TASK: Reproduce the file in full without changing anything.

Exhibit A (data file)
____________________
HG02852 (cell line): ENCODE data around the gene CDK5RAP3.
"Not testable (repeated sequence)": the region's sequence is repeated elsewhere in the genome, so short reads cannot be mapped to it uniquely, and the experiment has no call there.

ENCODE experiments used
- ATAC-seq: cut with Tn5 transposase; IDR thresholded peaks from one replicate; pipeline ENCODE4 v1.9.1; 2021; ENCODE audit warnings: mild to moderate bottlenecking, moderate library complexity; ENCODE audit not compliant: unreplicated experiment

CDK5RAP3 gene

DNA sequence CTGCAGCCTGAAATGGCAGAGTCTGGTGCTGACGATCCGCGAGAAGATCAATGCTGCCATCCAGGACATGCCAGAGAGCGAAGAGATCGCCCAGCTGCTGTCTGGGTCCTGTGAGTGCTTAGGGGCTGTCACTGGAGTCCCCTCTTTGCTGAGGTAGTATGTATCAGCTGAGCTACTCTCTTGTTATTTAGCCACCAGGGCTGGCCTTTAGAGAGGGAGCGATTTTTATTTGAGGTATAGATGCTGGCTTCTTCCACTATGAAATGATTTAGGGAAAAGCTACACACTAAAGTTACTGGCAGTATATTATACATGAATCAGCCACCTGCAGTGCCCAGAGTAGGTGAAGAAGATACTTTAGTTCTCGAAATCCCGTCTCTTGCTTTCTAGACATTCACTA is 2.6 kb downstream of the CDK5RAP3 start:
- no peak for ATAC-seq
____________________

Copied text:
HG02852 (cell line): ENCODE data around the gene CDK5RAP3.
"Not testable (repeated sequence)": the region's sequence is repeated elsewhere in the genome, so short reads cannot be mapped to it uniquely, and the experiment has no call there.

ENCODE experiments used
- ATAC-seq: cut with Tn5 transposase; IDR thresholded peaks from one replicate; pipeline ENCODE4 v1.9.1; 2021; ENCODE audit warnings: mild to moderate bottlenecking, moderate library complexity; ENCODE audit not compliant: unreplicated experiment

CDK5RAP3 gene

DNA sequence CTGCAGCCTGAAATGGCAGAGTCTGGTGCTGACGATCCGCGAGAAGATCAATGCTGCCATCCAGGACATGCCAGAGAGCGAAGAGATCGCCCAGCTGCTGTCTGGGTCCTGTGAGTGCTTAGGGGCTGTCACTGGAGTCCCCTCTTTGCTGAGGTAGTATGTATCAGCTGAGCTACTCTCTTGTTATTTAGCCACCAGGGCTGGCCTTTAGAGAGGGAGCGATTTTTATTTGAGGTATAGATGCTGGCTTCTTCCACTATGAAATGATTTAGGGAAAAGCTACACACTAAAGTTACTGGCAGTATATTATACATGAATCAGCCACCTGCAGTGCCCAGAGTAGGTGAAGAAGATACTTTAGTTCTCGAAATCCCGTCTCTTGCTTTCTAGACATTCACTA is 2.6 kb downstream of the CDK5RAP3 start:
- no peak for ATAC-seq